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How does Utah welcome its first new school district in 100 years?

With a massive birthday cake, miniature golf, time capsule and five-city bus parade led by school board members on Harley Davidson's, among other things.

Call it unconventional. But staff and patrons of the new Canyons School District say Wednesday's day-long celebration, which cost less than $2,500, symbolized a more locally responsive, transparent and innovative approach to public education.

"We promise to be close to patrons, make employees feel valued and be student-centered. That's what this board is all about," said Canyons Board of Education member Sherril Taylor, clad in a motorcycle helmet and leathers.

July 1 marked the official start of Utah's fifth-largest district, spanning the communities of Alta, Cottonwood Heights, Draper, Midvale and Sandy. Canyons Superintendent David Doty is now officially responsible for thousands of employees, 33,000 students and 44 schools.

At midnight, transportation workers changed signs on buses. And state and federal funds were transferred, though Canyons teachers will continue to get paychecks from the old Jordan District until the start of the 2009-10 school year.

Much has happened since 2007, when east-side communities voted to break from Utah's largest school district to form their own. Doty has built his administrative team, taking some heat for high salaries, and weathered a bitter legal battle over Jordan's assets.

City leaders spoke of a desire to forgive and forget.

"This is not a divorce. It's not a separation. It's a birth," said Midvale Mayor JoAnn Seghini, headlining a sign-changing ceremony at Hillcrest High School.

Urging support from teachers, custodians, parents and school children, Seghini said "it takes a village to raise a child ... I promise we will do everything we can to raise this child and make it the best school district in the state."

But the real test comes next fall when most schools re-open.

Superintendent Doty faces high expectations from parents who want smaller classrooms, more arts, music and extracurricular activities, and modernized school buildings.

Meanwhile, the U.S. 10th Circuit Court of Appeals in Denver is still weighing a legal challenge to the Jordan split from the city of Herriman, which argues it was illegally barred from voting.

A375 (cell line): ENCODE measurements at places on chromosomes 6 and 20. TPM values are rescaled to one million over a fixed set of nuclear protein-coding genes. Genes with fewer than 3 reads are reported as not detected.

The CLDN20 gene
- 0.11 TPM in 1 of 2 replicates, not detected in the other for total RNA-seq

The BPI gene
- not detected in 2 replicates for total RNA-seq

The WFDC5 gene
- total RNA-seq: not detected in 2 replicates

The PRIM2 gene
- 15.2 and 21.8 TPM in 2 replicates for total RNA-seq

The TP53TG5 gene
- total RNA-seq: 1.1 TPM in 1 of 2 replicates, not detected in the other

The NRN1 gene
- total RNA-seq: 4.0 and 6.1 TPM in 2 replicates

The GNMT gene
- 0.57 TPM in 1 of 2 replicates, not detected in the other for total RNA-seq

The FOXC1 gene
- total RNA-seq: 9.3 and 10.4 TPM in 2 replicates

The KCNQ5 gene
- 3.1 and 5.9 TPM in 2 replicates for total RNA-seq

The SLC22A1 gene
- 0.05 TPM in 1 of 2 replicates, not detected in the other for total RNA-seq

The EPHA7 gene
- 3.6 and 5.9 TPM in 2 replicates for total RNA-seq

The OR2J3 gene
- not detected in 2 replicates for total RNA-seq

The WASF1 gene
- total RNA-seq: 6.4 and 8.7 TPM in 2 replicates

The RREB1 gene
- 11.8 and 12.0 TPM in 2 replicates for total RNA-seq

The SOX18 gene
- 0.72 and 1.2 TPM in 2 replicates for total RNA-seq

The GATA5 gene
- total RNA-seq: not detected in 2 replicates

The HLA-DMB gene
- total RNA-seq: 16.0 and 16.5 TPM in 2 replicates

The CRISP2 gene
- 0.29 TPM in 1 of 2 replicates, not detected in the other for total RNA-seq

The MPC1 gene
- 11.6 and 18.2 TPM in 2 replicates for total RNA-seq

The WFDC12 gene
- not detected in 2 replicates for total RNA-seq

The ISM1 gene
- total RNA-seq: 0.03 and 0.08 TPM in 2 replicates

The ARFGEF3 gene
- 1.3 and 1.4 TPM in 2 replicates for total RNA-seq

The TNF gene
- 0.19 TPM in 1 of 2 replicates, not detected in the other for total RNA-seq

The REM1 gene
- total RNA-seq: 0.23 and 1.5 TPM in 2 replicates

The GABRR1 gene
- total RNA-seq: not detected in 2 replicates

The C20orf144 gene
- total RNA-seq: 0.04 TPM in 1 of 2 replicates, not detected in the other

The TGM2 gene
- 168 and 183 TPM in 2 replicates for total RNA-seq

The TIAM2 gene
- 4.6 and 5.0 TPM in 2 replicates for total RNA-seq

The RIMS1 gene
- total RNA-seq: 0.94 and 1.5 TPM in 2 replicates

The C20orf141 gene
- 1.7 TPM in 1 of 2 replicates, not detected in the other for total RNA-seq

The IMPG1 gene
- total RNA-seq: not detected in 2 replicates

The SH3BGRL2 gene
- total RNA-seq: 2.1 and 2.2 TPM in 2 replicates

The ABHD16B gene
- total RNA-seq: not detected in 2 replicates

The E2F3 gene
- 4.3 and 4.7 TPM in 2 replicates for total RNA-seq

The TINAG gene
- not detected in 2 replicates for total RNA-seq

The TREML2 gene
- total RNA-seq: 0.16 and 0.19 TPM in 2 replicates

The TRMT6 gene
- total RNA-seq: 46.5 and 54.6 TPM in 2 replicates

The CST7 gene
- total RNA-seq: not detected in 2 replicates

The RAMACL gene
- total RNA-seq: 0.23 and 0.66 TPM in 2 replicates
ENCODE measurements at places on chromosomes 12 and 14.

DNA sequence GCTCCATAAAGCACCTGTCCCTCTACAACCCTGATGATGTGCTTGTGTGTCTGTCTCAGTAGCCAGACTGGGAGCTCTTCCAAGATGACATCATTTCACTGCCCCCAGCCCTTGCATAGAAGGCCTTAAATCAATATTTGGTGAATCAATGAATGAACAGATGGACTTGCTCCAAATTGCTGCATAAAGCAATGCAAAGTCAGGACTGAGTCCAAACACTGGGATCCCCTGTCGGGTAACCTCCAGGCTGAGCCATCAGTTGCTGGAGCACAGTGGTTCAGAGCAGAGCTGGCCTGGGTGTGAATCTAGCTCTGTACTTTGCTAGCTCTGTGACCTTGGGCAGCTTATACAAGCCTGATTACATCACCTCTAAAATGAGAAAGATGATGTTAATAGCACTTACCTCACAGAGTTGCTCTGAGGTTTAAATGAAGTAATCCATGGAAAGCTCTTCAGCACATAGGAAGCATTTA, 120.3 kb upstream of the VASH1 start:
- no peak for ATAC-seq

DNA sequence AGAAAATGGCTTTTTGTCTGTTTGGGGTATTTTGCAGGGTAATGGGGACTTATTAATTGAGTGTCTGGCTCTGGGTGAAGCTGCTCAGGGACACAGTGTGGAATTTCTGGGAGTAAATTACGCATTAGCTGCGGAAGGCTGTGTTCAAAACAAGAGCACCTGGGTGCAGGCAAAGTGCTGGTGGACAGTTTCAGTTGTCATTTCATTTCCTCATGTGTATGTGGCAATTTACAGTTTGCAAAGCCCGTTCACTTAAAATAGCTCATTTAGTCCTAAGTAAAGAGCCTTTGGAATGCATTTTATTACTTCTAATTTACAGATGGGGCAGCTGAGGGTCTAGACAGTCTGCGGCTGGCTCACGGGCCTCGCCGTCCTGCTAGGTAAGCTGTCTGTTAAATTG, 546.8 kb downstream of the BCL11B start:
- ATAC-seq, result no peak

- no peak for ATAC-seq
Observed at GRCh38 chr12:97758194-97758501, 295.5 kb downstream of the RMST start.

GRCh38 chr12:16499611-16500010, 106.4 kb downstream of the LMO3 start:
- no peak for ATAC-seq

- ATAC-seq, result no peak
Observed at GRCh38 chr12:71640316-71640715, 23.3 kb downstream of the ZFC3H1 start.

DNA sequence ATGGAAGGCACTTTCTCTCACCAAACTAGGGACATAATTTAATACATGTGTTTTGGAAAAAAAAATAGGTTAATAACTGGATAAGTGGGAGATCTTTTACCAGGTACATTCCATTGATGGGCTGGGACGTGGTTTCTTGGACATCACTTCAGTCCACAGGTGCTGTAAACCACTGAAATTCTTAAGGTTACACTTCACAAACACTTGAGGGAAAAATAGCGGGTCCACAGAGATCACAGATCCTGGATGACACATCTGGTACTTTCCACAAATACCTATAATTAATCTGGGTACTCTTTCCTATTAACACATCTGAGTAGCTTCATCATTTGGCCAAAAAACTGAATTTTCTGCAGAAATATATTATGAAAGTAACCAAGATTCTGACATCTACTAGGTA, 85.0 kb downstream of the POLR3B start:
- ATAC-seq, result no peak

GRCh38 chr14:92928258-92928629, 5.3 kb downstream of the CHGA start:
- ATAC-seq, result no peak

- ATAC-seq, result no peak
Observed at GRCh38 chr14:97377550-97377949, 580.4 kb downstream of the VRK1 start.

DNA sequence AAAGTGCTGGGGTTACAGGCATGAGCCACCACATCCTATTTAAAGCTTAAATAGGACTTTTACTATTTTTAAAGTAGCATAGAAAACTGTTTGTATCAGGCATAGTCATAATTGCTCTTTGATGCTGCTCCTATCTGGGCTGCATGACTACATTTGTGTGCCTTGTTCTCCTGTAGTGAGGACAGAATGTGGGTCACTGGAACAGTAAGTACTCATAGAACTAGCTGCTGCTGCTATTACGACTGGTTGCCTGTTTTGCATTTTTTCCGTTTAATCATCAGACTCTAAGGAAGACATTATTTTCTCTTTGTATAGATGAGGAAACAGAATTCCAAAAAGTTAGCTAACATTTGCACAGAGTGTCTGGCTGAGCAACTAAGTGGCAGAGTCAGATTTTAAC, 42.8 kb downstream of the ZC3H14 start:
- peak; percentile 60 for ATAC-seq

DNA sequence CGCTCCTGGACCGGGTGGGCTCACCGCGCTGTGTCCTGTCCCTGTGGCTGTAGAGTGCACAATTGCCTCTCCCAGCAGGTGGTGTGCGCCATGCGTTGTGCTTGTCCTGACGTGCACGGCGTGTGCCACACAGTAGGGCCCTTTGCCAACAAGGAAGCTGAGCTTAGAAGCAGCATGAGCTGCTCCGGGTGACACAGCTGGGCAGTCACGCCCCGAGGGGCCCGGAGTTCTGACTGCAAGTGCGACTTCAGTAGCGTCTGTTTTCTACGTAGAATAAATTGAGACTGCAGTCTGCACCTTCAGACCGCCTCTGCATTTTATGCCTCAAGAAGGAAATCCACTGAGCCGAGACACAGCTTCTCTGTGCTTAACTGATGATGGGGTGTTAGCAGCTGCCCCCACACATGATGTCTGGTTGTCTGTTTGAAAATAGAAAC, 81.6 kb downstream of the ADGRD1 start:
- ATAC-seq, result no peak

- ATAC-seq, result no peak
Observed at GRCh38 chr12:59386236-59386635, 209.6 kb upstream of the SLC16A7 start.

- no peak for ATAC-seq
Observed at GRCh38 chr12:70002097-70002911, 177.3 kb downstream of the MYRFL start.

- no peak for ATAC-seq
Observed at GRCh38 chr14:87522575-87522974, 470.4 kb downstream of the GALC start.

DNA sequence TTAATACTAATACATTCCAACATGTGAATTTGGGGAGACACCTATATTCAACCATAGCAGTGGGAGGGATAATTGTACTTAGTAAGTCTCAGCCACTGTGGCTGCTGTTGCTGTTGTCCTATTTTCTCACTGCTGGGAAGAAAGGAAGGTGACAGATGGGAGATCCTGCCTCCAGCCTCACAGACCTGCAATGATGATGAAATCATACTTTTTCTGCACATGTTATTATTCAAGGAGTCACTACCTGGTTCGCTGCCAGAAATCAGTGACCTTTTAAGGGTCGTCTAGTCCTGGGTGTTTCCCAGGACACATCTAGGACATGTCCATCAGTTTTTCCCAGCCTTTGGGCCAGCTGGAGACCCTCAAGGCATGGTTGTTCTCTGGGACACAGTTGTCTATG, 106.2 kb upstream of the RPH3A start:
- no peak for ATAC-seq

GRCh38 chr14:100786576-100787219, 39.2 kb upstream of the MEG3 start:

Doty, an education lawyer, doesn't think Herriman has much of a chance of prevailing on appeal. And even if it did, Doty doubts the court would order the split reversed.

A bigger challenge, he says, will be pitching a massive bond to upgrade schools at a time when many families are feeling pinched.

Doty is calling for more academic rigor and wants all Canyons students graduating prepared for college and the work force.

It won't be easy considering that Canyons, despite its rich property tax base, suffers the same funding shortage as all Utah school districts. Generations of academics since Horace Mann, the first secretary of the Massachusetts Board of Education and father of the "common school" movement, have fought to reconcile rigor with educational equity.

Recognizing this, Doty published a blog posting Wednesday, drawing parallels with Mann and the challenges he faced 172 years ago.

But at least one parent at Wednesday's festivities voiced support.

"I'd be happy to pay higher taxes if it means air-conditioned schools, smaller class sizes and better textbooks," said Anne Thomsen, a Sandy mom of four.

Thomsen said she doesn't understand why under Jordan some schools had drama programs and others didn't, or why schools in Cottonwood Heights were being shuttered when cramped west side schools were littered with portables.

"I'm more hopeful now, more hopeful that this district will be responsive," said Thomsen.

District snapshot

Canyons School District is Utah's fifth largest, spanning the communities of Alta, Cottonwood Heights, Draper, Midvale and Sandy.

33,000 students

44 schools (29 elementary, 8 middle, 4 high schools)

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